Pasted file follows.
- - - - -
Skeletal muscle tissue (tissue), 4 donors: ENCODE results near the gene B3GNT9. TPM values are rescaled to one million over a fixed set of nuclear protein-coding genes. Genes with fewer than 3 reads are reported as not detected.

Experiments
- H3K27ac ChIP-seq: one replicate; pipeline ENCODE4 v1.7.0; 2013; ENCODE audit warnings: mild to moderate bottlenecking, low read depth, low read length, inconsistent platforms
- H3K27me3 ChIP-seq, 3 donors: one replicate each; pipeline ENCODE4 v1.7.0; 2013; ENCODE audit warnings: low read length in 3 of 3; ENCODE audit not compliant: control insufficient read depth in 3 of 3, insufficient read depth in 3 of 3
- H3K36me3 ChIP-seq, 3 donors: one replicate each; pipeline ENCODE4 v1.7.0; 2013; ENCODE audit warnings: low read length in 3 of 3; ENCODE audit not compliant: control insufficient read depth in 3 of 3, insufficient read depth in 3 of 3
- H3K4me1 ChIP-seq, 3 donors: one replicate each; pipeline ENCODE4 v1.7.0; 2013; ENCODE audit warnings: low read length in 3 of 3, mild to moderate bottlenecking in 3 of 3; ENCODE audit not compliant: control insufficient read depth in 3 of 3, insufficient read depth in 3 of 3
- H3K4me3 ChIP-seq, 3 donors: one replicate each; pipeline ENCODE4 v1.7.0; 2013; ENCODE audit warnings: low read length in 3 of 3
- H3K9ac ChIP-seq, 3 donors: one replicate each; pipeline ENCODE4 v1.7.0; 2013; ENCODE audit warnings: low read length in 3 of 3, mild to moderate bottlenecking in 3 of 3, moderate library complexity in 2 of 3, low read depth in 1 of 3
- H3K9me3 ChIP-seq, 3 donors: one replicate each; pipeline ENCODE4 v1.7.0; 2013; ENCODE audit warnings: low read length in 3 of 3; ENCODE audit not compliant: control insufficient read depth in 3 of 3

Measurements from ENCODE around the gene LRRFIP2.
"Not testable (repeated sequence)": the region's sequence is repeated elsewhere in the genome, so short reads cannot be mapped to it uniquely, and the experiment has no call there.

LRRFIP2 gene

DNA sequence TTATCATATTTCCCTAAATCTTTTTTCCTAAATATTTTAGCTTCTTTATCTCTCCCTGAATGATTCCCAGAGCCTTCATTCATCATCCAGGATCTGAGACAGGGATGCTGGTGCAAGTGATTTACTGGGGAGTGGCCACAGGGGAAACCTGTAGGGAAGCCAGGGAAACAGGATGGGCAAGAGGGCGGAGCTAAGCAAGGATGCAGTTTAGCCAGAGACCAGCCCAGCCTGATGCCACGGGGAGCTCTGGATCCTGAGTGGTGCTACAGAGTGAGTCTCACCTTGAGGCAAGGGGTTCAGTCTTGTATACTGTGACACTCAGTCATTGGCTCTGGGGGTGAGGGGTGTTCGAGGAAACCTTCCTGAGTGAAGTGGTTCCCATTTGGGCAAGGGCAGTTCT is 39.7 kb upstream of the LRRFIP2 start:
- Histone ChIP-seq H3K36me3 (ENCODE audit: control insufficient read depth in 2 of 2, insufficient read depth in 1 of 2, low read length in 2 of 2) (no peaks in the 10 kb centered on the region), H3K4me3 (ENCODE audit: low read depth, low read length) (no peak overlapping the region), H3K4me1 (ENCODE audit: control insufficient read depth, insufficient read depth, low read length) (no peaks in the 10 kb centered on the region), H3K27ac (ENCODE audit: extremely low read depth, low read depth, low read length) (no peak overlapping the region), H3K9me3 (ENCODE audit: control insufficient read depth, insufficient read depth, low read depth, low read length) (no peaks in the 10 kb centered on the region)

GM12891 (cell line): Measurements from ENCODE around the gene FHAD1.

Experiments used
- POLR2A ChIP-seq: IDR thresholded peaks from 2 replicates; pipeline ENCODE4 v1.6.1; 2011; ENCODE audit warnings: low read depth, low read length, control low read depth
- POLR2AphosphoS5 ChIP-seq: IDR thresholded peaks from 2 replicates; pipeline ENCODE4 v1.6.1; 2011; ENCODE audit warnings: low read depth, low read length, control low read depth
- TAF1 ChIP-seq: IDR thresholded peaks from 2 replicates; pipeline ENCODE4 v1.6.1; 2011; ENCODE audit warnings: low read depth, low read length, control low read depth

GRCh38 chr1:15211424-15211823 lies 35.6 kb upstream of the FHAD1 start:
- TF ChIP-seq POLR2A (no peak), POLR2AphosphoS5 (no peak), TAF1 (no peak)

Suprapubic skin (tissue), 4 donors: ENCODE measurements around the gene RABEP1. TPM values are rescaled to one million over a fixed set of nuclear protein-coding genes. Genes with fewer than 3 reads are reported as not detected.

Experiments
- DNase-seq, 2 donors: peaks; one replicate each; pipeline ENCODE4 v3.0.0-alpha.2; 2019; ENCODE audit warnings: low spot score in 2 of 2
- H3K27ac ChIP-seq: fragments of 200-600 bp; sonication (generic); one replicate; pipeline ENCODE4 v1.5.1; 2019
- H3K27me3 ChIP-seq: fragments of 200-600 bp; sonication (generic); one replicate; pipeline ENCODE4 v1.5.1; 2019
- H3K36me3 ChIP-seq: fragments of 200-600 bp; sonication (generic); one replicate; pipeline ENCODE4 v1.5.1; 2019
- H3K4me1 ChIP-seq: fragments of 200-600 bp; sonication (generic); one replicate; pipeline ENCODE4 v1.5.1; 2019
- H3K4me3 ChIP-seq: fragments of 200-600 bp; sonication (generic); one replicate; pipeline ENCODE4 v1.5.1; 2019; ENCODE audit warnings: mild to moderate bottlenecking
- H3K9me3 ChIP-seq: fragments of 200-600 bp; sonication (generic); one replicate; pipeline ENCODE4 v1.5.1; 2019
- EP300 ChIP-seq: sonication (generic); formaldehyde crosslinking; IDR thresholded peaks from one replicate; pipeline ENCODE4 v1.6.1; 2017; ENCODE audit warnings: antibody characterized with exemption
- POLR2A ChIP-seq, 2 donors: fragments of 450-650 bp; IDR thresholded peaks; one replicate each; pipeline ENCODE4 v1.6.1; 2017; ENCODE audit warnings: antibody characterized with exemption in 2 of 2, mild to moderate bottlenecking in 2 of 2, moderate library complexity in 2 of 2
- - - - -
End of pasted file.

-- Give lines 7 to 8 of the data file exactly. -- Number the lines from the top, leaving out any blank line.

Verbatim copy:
- H3K4me3 ChIP-seq, 3 donors: one replicate each; pipeline ENCODE4 v1.7.0; 2013; ENCODE audit warnings: low read length in 3 of 3
- H3K9ac ChIP-seq, 3 donors: one replicate each; pipeline ENCODE4 v1.7.0; 2013; ENCODE audit warnings: low read length in 3 of 3, mild to moderate bottlenecking in 3 of 3, moderate library complexity in 2 of 3, low read depth in 1 of 3